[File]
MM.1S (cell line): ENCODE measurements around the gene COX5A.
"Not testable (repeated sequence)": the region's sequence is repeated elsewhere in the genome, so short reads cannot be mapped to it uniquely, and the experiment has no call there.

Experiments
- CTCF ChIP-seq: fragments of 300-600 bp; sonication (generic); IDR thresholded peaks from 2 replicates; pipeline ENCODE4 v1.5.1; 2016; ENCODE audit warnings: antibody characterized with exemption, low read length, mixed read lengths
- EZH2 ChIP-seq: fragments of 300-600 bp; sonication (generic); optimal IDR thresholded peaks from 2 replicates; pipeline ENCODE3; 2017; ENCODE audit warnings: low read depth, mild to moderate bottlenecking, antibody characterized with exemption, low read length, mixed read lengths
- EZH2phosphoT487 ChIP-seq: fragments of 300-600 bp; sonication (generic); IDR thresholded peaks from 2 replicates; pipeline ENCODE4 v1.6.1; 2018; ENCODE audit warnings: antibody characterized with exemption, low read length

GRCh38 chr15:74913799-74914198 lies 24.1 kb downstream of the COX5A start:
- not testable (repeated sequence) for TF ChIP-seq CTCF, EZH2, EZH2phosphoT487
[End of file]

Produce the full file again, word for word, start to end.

MM.1S (cell line): ENCODE measurements around the gene COX5A.
"Not testable (repeated sequence)": the region's sequence is repeated elsewhere in the genome, so short reads cannot be mapped to it uniquely, and the experiment has no call there.

Experiments
- CTCF ChIP-seq: fragments of 300-600 bp; sonication (generic); IDR thresholded peaks from 2 replicates; pipeline ENCODE4 v1.5.1; 2016; ENCODE audit warnings: antibody characterized with exemption, low read length, mixed read lengths
- EZH2 ChIP-seq: fragments of 300-600 bp; sonication (generic); optimal IDR thresholded peaks from 2 replicates; pipeline ENCODE3; 2017; ENCODE audit warnings: low read depth, mild to moderate bottlenecking, antibody characterized with exemption, low read length, mixed read lengths
- EZH2phosphoT487 ChIP-seq: fragments of 300-600 bp; sonication (generic); IDR thresholded peaks from 2 replicates; pipeline ENCODE4 v1.6.1; 2018; ENCODE audit warnings: antibody characterized with exemption, low read length

GRCh38 chr15:74913799-74914198 lies 24.1 kb downstream of the COX5A start:
- not testable (repeated sequence) for TF ChIP-seq CTCF, EZH2, EZH2phosphoT487